Guest blogger Mary Claybon RN, M.Ed. is the managing member of Promoting Health: The Middle Way, LLC. She is a certified wellness coach and engaging speaker. Mary works with professional women and men who are working on lifestyle changes and understands the importance of the mind/body/thought connection to wellness. You can also read more about Mary through her personal blog.
The Middle Way is the path to moderation, avoiding extremes and living a life of joy and balance. Let’s face it, food is all around us and it’s not just about eating. It’s about socializing, sharing, tasting, cooking, and savoring every bite, and enjoying holidays, celebrations, international cuisine and travel. Food is such a part of all of our lives, and yet it has been used in excess and with lack of enjoyment.
Food is often considered evil unless it is low fat, low calorie, healthy, fresh, natural, organic, and low sodium. There are more obese people in the world than there has ever been and there are more people on diets than ever. What’s the problem? We have lost our ability to enjoy food. And we lack the energy to enjoy movement.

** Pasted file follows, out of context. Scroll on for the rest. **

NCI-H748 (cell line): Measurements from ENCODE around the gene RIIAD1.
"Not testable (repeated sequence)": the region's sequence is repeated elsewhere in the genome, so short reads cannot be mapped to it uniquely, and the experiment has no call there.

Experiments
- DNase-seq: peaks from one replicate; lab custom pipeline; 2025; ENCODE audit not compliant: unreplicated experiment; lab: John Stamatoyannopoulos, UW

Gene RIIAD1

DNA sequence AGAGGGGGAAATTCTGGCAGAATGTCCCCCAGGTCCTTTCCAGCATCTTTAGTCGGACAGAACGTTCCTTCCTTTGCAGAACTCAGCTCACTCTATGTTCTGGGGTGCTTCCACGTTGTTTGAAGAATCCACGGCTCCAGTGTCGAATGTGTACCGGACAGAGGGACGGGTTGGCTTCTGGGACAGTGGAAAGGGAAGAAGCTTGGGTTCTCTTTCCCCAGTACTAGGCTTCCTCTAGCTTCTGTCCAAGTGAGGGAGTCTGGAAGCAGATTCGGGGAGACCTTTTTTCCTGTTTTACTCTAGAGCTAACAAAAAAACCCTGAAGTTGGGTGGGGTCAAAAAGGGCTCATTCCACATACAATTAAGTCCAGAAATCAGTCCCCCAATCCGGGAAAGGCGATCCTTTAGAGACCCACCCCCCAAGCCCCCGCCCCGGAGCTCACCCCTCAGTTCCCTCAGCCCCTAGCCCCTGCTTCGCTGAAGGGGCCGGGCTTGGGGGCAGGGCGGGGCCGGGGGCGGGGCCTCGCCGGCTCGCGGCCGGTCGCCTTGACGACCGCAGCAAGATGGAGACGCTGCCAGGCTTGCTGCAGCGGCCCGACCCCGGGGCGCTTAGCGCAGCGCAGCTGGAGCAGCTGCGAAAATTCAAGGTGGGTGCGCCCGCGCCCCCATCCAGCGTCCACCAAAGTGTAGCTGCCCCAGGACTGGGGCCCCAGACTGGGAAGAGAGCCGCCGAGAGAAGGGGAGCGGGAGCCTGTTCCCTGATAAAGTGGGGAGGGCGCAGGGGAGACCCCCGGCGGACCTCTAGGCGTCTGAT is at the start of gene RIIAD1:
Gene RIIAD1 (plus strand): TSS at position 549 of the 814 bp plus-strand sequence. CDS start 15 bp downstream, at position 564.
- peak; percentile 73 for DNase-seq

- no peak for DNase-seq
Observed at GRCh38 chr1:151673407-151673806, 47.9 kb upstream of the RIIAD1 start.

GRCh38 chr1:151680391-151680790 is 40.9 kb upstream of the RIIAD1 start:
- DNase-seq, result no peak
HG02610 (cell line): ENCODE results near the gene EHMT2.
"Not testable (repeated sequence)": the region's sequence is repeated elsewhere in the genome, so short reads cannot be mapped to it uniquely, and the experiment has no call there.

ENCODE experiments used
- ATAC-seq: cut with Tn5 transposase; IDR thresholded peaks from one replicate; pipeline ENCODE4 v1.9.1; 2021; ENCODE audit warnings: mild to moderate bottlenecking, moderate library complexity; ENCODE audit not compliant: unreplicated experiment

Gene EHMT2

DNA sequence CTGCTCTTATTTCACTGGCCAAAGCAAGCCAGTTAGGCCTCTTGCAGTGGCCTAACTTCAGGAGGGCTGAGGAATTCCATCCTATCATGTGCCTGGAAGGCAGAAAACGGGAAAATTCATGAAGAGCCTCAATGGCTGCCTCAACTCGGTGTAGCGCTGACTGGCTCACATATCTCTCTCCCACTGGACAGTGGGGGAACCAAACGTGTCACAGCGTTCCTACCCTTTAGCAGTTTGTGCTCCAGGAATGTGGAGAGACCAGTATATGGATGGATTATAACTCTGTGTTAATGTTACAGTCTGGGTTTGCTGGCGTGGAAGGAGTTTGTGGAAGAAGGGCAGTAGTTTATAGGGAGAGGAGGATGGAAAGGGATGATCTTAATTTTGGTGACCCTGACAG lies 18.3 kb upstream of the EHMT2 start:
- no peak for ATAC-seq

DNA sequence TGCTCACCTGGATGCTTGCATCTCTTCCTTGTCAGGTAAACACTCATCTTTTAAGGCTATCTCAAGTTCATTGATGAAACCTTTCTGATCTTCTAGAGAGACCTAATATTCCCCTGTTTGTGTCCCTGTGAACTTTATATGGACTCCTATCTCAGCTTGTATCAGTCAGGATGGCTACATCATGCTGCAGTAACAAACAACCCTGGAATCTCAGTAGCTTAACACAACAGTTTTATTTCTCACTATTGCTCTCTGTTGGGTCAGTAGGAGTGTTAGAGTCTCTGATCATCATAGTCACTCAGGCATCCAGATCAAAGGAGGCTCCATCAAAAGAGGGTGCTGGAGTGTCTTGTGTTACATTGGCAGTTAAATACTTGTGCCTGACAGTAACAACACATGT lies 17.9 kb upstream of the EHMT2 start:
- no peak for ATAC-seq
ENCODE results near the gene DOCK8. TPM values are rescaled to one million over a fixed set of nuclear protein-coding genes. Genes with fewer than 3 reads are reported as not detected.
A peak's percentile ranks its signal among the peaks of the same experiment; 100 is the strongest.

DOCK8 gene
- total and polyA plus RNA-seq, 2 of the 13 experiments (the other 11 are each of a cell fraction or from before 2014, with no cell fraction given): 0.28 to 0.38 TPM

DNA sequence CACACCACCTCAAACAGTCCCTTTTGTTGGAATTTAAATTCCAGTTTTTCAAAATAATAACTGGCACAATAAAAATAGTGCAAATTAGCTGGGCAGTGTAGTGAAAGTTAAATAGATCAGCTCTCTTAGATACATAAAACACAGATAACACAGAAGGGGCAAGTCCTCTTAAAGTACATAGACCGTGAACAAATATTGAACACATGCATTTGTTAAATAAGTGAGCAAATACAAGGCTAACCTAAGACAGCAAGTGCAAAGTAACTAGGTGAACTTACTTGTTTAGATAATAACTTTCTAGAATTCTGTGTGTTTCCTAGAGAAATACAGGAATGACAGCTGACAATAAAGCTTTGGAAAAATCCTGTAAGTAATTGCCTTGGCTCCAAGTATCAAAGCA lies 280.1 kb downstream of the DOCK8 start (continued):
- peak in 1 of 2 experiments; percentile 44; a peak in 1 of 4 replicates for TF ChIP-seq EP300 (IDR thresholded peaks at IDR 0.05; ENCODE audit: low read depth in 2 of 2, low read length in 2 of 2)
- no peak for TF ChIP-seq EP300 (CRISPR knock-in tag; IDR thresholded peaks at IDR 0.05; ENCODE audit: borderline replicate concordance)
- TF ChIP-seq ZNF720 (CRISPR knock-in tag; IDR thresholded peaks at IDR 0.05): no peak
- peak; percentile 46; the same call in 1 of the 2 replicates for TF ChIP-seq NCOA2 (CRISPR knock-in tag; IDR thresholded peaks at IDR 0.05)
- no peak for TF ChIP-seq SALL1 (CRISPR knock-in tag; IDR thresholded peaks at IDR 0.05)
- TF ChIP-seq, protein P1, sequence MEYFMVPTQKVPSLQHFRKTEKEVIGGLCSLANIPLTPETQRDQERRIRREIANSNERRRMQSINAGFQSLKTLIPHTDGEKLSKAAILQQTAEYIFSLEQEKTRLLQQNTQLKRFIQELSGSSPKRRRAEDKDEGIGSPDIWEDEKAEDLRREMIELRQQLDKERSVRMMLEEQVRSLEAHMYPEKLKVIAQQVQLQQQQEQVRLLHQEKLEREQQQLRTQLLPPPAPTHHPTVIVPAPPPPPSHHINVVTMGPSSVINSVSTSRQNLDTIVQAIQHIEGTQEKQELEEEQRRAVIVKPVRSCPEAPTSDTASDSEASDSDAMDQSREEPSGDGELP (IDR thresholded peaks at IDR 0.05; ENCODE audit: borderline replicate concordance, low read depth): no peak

When you think of ways to prevent cancer, the first thing that comes to mind is probably not smoking. But, the World Cancer Research Fund (WCRF) says the link between body fat and cancer is something else you should consider.
It found convincing evidence of a fat link to six types of cancer, five more than in its previous report from 10 years ago.
The WCRF reviewed 7,000 studies on diet, exercise, weight and cancer. Among their finding was that processed meats (bacon, pastrami, etc.) increase the risk of colorectal cancer, and should be eaten sparingly.
They also found the link between red meat and colorectal cancer to be stronger than ever. People should not eat more than 500 grams of cooked red meat a week.
A further finding reaffirms evidence that alcohol can cause cancer. The study authors suggest limiting your intake to two units a day for men, and one for women. A unit is a half pint of beer or a small glass of wine.
These finding continue to support my philosophy of everything in moderation. If you totally deprive yourself, you’ll most likely end up miserable and resentful. Enjoying life doesn’t have to be a death sentence.